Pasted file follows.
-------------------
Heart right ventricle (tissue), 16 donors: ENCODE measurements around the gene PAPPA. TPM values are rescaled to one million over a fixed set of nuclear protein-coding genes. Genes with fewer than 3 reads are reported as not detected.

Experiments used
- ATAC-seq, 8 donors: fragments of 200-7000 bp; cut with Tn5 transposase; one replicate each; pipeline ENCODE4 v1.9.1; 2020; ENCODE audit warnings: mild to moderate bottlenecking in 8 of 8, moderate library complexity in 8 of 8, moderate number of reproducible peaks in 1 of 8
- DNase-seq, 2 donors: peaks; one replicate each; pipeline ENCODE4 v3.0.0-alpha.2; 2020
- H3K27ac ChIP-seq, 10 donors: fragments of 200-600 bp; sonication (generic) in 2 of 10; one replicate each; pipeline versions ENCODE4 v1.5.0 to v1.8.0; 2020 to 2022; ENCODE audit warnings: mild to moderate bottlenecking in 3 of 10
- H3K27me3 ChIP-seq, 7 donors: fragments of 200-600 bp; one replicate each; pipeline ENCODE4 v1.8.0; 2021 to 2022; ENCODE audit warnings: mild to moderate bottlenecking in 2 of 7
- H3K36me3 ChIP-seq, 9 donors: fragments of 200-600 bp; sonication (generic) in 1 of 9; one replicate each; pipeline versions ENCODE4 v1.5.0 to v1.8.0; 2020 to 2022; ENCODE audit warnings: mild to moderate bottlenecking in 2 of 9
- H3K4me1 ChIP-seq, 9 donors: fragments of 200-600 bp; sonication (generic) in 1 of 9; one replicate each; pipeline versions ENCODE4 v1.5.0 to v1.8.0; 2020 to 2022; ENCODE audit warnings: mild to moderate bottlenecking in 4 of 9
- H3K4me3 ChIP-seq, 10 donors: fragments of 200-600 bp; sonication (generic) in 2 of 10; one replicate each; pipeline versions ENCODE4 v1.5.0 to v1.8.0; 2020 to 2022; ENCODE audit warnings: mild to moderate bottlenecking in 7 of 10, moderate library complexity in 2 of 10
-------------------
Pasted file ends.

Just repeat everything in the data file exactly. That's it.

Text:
Heart right ventricle (tissue), 16 donors: ENCODE measurements around the gene PAPPA. TPM values are rescaled to one million over a fixed set of nuclear protein-coding genes. Genes with fewer than 3 reads are reported as not detected.

Experiments used
- ATAC-seq, 8 donors: fragments of 200-7000 bp; cut with Tn5 transposase; one replicate each; pipeline ENCODE4 v1.9.1; 2020; ENCODE audit warnings: mild to moderate bottlenecking in 8 of 8, moderate library complexity in 8 of 8, moderate number of reproducible peaks in 1 of 8
- DNase-seq, 2 donors: peaks; one replicate each; pipeline ENCODE4 v3.0.0-alpha.2; 2020
- H3K27ac ChIP-seq, 10 donors: fragments of 200-600 bp; sonication (generic) in 2 of 10; one replicate each; pipeline versions ENCODE4 v1.5.0 to v1.8.0; 2020 to 2022; ENCODE audit warnings: mild to moderate bottlenecking in 3 of 10
- H3K27me3 ChIP-seq, 7 donors: fragments of 200-600 bp; one replicate each; pipeline ENCODE4 v1.8.0; 2021 to 2022; ENCODE audit warnings: mild to moderate bottlenecking in 2 of 7
- H3K36me3 ChIP-seq, 9 donors: fragments of 200-600 bp; sonication (generic) in 1 of 9; one replicate each; pipeline versions ENCODE4 v1.5.0 to v1.8.0; 2020 to 2022; ENCODE audit warnings: mild to moderate bottlenecking in 2 of 9
- H3K4me1 ChIP-seq, 9 donors: fragments of 200-600 bp; sonication (generic) in 1 of 9; one replicate each; pipeline versions ENCODE4 v1.5.0 to v1.8.0; 2020 to 2022; ENCODE audit warnings: mild to moderate bottlenecking in 4 of 9
- H3K4me3 ChIP-seq, 10 donors: fragments of 200-600 bp; sonication (generic) in 2 of 10; one replicate each; pipeline versions ENCODE4 v1.5.0 to v1.8.0; 2020 to 2022; ENCODE audit warnings: mild to moderate bottlenecking in 7 of 10, moderate library complexity in 2 of 10